International Peacekeepers Day, May 29, 2003: Blue Helmets, Blue Berets

By Selman, Ruth Corey | Montessori Life, Fall 2003 | Go to article overview

International Peacekeepers Day, May 29, 2003: Blue Helmets, Blue Berets


Selman, Ruth Corey, Montessori Life


The first International Day of United Nations Peacekeepers was observed on May 29 with a pledge by Kofi Annan, UN secretary-general. In a videotaped message broadcast to peacekeepers around the world, Annan stated that the mission of the UN peacekeepers would continue because, even if it cannot by itself end war, it can help prevent recurrence of fighting. Paying tribute to the more than 1,800 peacekeepers who died in the 55 years since the first peacekeeping operation, Annan said, "Above all, it gives time and space for conflict resolution. It gives peace a chance."

Although the UN Charter does not specifically mention peacekeeping, it gives the UN Security Council primary responsibility for the maintenance of international peace and security. The 29th of May was chosen for the celebration because on that day in 1948 the first mission, the UN Truce Supervision Organization (UNTSO), began operation with a group of unarmed military observers in Palestine under a new flag and a new mission. "A mission of peace," Mr. Annan said. "That mission was without precedent in human history. It was an attempt to confront and defeat the worst in man with the best in man, to counter violence with tolerance, might with moderation, and war with peace." The Nobel Peace Prize was awarded to the United Nations Peacekeeping Forces in 1988. There have been 56 UN peacekeeping operations, 43 of them established since then. On this day there are nearly 37,000 UN peacekeepers [all time high 78,744 in July 1993] from 89 countries deployed in 14 missions on three continents. The widespread tasks the missions now undertake include de-mining; policing and training; serving as judges and prosecutors; administering health and education; ensuring that human rights and gender equality are observed; building administrations, as in Kosovo and Timor-Leste (formerly East Timor); and helping the new authorities establish the rule of law, as in Afghanistan. To support the growth and complexities of peacekeeping operations, a UN Department of Peacekeeping Operations (DPKO) was created in 1992, with the mission to assist the Member States and the secretary-general in their efforts to maintain international peace and security.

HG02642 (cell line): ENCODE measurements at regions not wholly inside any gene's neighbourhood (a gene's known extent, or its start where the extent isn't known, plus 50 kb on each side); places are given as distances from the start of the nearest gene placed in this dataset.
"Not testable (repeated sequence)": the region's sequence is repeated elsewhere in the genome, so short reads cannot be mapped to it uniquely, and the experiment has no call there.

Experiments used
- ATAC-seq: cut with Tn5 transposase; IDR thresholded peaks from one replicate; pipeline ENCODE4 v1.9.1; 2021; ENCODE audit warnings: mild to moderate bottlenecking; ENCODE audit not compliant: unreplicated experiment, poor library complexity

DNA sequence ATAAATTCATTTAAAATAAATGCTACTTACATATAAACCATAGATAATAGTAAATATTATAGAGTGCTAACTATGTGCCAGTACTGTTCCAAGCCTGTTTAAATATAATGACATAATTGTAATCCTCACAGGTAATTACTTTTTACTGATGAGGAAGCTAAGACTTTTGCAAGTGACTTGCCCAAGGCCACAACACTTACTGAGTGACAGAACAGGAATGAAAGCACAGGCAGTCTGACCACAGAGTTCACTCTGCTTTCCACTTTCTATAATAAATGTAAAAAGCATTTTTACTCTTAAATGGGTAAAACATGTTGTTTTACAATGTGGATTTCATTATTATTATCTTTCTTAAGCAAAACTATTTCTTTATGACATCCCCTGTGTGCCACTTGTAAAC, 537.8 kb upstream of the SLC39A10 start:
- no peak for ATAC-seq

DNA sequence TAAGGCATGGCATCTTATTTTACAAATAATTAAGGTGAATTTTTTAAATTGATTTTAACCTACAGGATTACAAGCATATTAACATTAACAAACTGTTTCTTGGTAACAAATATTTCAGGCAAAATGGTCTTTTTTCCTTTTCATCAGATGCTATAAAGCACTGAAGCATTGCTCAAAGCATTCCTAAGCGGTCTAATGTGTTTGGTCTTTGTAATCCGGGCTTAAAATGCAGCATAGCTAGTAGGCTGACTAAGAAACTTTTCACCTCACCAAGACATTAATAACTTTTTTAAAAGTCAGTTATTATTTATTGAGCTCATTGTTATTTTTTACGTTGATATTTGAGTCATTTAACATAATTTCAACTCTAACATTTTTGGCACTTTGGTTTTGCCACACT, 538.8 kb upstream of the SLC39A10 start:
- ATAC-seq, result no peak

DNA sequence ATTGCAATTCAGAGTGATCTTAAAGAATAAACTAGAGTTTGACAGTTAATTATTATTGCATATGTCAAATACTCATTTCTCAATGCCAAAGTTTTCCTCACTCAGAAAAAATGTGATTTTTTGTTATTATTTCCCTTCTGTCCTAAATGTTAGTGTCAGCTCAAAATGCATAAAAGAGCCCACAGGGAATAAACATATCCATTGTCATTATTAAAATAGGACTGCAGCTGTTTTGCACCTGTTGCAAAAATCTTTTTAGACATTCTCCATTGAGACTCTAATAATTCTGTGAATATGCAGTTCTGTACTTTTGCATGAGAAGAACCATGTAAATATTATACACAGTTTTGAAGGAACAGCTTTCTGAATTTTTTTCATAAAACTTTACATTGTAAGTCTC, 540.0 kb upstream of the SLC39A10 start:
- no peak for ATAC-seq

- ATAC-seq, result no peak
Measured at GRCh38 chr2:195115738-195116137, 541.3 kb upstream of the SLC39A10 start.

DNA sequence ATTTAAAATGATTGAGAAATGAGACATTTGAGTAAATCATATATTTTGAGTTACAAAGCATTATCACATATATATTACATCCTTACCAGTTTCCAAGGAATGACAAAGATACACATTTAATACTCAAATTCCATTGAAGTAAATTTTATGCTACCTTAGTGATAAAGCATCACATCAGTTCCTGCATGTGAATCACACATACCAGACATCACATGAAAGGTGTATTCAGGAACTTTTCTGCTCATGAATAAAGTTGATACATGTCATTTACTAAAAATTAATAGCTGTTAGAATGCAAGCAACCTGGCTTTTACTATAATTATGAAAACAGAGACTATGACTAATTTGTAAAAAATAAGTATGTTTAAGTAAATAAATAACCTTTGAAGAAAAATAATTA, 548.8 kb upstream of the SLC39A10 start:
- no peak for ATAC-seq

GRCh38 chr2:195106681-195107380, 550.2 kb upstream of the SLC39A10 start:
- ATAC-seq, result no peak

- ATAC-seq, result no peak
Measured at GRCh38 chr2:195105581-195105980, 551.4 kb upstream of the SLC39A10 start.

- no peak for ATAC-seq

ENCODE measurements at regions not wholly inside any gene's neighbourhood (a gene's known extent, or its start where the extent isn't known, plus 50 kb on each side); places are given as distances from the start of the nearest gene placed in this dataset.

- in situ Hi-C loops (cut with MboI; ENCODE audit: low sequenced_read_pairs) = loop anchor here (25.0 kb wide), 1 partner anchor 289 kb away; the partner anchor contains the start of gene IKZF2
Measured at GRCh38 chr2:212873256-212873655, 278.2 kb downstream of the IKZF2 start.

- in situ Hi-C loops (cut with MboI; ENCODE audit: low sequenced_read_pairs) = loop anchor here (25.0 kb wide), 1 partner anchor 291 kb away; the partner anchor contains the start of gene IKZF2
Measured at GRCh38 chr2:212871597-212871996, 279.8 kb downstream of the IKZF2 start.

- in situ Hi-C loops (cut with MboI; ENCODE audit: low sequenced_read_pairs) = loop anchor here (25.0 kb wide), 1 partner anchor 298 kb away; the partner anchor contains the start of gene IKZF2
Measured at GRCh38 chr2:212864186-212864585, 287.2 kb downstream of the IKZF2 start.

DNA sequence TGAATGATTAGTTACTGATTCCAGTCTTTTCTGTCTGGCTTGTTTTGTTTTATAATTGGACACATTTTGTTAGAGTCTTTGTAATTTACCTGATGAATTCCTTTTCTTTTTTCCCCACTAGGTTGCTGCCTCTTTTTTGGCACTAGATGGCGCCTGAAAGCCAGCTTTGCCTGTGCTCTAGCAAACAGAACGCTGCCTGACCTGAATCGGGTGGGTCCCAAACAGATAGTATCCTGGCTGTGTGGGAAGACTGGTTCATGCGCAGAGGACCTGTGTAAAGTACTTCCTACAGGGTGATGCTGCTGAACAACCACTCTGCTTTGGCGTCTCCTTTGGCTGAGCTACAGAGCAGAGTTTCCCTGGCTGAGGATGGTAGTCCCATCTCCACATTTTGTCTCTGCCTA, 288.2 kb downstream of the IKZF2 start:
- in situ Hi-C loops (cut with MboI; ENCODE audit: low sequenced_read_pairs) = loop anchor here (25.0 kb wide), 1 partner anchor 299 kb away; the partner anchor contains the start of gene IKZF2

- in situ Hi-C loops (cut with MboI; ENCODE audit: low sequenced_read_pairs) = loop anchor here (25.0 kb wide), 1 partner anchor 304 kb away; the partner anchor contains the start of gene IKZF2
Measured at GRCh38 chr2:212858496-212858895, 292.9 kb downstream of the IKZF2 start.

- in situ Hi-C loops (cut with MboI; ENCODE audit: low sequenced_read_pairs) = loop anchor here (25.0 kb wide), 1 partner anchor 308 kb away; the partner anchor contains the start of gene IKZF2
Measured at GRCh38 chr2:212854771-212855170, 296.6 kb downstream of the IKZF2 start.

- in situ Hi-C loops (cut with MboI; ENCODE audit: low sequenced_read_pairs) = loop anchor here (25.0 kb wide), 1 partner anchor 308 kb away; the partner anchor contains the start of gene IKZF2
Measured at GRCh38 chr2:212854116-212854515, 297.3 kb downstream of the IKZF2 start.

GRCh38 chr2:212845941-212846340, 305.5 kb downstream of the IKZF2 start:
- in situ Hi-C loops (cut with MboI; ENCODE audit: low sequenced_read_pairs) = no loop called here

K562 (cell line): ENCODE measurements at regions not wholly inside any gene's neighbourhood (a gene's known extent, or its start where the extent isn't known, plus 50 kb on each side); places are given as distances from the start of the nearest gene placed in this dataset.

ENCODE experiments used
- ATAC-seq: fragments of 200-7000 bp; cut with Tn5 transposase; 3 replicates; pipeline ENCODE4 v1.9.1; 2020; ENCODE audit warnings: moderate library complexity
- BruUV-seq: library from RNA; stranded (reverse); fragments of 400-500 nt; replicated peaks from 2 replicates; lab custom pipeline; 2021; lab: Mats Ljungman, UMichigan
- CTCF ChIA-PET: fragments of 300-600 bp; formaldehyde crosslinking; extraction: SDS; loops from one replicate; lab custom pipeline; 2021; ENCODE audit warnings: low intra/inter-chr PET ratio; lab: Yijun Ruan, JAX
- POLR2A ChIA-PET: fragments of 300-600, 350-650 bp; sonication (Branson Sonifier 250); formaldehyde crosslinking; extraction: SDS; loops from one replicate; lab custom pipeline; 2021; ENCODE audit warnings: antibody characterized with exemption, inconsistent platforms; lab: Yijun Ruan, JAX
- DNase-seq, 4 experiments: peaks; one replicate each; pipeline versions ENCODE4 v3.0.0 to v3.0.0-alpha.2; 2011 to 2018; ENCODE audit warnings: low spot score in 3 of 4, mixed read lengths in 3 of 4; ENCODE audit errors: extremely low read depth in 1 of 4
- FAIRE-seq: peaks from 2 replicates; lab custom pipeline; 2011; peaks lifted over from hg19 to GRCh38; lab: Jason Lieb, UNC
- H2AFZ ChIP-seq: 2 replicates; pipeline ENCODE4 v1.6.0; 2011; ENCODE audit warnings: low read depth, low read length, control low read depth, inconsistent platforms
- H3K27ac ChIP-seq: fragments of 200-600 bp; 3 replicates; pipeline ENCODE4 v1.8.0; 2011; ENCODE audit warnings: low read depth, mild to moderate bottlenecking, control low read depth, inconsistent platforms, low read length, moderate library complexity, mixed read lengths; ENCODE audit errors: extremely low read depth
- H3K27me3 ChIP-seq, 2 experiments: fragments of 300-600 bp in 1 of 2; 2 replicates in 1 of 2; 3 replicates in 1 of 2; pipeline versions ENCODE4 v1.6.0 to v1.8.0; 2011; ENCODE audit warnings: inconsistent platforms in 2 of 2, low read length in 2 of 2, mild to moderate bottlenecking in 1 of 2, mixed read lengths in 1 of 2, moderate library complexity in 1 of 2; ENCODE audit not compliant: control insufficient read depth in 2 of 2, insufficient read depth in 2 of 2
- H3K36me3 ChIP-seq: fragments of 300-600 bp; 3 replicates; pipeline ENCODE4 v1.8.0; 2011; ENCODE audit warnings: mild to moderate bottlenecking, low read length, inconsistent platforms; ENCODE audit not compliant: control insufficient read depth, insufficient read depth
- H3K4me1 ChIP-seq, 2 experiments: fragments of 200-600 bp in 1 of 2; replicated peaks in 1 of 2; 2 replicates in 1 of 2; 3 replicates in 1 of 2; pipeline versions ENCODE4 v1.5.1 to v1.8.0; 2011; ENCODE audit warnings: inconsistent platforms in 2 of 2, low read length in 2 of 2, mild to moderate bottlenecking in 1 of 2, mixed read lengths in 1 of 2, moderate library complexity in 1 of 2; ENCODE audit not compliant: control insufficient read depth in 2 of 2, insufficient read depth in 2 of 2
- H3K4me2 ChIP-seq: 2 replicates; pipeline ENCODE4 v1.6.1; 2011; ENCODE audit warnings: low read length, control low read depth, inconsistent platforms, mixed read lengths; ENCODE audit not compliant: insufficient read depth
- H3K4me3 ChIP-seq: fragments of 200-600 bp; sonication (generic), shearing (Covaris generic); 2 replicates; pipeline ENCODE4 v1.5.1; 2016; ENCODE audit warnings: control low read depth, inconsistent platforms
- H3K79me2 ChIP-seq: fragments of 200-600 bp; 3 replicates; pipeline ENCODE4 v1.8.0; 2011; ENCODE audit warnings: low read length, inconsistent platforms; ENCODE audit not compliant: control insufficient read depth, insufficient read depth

The early "successes" led to an overly optimistic assessment of what UN Peacemakers could accomplish. The initial multidimensional operations were successful in El Salvador and Mozambique in providing countries with ways to achieve self-sustaining peace. In Cambodia, elections were organized to create a secure environment for the peace process to move forward. But in conflict areas like Somalia, the Security Council had dispatched peacekeepers without securing consent for ceasefires of the parties in conflict, and/or giving them large mandates without the manpower to operate them. The failures-the massacres in Srebrenica (Bosnia and Herzegovina) and Rwanda led to retrenchment and self-examination in UN peacekeeping. One answer appeared to lie in regionalization, where the UN worked in tandem with other international organizations, such as the North Atlantic Treaty Organization (NATO), to improve the international community's efforts to end conflicts in some areas. It helped restore international faith in the utility of UN peacekeeping. However, to establish a peacekeeping mission or change the mandate or strength of an existing mission, 9 of the Security Council's 15 member states must vote in favor. …

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International Peacekeepers Day, May 29, 2003: Blue Helmets, Blue Berets
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